Even under the most sympathetic of critiques, Heater has problems. Had it remained true to its existentialist aims straight to the end, it might not have been a better film per se, but at least it would have stuck to its guns. It turns from a Samuel Beckett-type story, comfortable in its nothingness, into something of a social commentary about the homeless problem in Winnipeg, without any justification and basis for the change. The change is oblique and confusing, as if the film suddenly loses its gumption and desperately tries to be about something socially relevant, giving up on its previous esoteric examination into loneliness and friendship. Ironically, Heater has a critical point absolutely backwards: the film tries to incorporate more and more into the plot, but it leaves the character development minimalist to the core. This is bad; because when the film attempts to tweak the heartstrings in the third act, Heater can barely get us interested in the plight of its protagonists, who are, at heart, nothing more than a selfish jerk and a schizophrenic drifter. Combine a floundering script with rather unimpressive acting performances and Heater comes apart before it even gets going.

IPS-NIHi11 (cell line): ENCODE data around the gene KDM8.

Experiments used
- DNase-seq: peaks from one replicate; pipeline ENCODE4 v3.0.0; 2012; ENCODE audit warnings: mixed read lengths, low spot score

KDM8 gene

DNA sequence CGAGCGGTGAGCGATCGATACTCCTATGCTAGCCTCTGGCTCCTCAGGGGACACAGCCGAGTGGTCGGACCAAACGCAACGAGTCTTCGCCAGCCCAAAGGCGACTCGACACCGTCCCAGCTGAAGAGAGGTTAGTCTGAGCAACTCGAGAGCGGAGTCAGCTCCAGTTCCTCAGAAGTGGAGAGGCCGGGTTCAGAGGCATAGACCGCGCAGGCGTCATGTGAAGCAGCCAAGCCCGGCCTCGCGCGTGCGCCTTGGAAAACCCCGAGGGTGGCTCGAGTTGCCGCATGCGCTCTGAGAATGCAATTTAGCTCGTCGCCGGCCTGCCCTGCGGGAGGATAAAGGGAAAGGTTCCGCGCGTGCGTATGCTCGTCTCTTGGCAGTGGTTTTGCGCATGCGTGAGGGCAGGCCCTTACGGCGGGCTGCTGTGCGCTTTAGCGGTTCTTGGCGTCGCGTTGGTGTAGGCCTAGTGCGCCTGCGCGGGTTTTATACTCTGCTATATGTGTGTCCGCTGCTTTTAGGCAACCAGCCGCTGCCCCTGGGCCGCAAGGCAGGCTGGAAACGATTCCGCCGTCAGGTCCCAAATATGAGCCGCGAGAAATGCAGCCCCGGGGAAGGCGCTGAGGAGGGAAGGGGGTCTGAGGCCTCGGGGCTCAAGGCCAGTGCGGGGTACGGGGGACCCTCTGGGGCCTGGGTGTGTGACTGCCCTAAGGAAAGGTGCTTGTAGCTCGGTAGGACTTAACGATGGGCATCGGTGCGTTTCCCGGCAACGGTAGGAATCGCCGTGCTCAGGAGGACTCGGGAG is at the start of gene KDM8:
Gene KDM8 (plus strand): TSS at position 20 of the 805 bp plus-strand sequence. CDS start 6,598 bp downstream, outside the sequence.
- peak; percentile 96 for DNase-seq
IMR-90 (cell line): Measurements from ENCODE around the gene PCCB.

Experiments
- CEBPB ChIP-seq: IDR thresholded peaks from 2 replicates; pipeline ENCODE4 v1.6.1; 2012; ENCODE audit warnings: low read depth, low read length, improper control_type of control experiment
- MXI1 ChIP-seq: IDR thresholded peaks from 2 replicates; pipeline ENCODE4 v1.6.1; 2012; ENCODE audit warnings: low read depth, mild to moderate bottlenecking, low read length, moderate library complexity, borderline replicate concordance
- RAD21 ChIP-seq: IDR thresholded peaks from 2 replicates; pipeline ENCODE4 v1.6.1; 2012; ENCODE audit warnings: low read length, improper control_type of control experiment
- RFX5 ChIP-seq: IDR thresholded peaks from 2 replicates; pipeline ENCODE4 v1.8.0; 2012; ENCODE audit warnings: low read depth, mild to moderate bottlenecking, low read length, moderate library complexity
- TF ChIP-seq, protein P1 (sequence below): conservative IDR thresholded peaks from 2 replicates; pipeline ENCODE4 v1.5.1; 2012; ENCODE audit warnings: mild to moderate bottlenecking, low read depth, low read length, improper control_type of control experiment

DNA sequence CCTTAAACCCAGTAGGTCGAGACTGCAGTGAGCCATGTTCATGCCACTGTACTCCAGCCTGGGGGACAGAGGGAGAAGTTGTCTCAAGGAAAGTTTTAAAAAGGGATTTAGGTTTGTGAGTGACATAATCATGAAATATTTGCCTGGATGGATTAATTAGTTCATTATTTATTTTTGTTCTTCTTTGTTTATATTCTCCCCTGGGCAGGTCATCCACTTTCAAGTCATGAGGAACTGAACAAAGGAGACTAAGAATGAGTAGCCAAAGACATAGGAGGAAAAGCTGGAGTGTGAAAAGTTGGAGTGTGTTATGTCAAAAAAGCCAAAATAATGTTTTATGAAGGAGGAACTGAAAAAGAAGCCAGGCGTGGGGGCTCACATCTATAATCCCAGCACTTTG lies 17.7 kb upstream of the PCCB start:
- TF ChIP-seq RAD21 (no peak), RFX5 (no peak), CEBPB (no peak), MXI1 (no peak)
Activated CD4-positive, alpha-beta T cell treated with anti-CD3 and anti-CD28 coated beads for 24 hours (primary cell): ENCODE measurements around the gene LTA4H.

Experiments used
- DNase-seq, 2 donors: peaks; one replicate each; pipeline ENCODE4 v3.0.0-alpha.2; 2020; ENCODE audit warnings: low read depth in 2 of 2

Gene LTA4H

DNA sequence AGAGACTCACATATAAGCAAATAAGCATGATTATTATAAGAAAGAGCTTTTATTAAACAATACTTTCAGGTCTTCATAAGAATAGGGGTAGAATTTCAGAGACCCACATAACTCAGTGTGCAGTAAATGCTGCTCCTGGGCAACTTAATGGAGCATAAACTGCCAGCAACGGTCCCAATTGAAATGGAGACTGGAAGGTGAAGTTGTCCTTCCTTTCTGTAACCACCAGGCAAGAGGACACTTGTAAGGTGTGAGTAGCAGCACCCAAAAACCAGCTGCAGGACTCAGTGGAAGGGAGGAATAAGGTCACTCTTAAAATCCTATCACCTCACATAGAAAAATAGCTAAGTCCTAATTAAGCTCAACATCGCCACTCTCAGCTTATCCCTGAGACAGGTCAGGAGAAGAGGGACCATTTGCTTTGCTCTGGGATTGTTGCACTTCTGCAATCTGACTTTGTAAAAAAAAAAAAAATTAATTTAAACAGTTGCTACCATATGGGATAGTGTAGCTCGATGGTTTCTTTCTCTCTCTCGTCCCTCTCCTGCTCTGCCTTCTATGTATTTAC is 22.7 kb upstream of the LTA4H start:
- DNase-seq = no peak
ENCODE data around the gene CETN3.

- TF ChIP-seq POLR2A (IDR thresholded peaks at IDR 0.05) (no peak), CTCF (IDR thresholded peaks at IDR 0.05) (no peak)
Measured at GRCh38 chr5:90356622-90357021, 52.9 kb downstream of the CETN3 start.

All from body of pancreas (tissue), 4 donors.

Another amusing thing of note: the packaging lists Stephen Ouimette as having a previous film credit of X-Men. Curious to which role he played, I did some research into this, and amusingly, this claim turns out to be slightly apocryphal; as according to the IMDb, Ouimette did voice work for two episodes of the 1992 animated X-Men cartoon. That's it. Like the movie itself, the packaging promises more than it delivers.
Heater is presented in a disappointing non-anamorphic widescreen transfer that neither thrills nor chills. Colors are muted and blasé but overall, not terribly unimpressive. Edge enhancements and anti-aliasing are problematic occasionally, but the general bleak and grainy tone of the film subdues most of the visual problems into a bleary, but not unattractive, viewing experience. The audio track in Dolby Digital 2.0 has far too much wind and atmospheric noise in the mix, which distracts from the dialogue. The music is moderately well mixed, but nothing to get too excited about—it sounds reasonable for a film of its quality and budget constraints. A theatrical trailer is the only extra feature here—no subtitles, audio options, or anything else.
Heater, though based around an interesting idea, doesn't really work out in the end. Not minimalist enough to be artistically interesting, and not interesting enough to be good entertainment, it plays like a downbeat promotional video for cold and snowy downtown Winnipeg made by manic-depressives.
If the idea of two people wandering around endlessly for an hour and a half sounds intriguing to you, there are more satisfying (and/or frustrating) experiences out there—Gerry, for example, does it much better. In the end, Heater just comes across as sad and boring.
Heater barely warms itself up. Guilty!
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Scales of Justice
Studio: Vanguard Cinema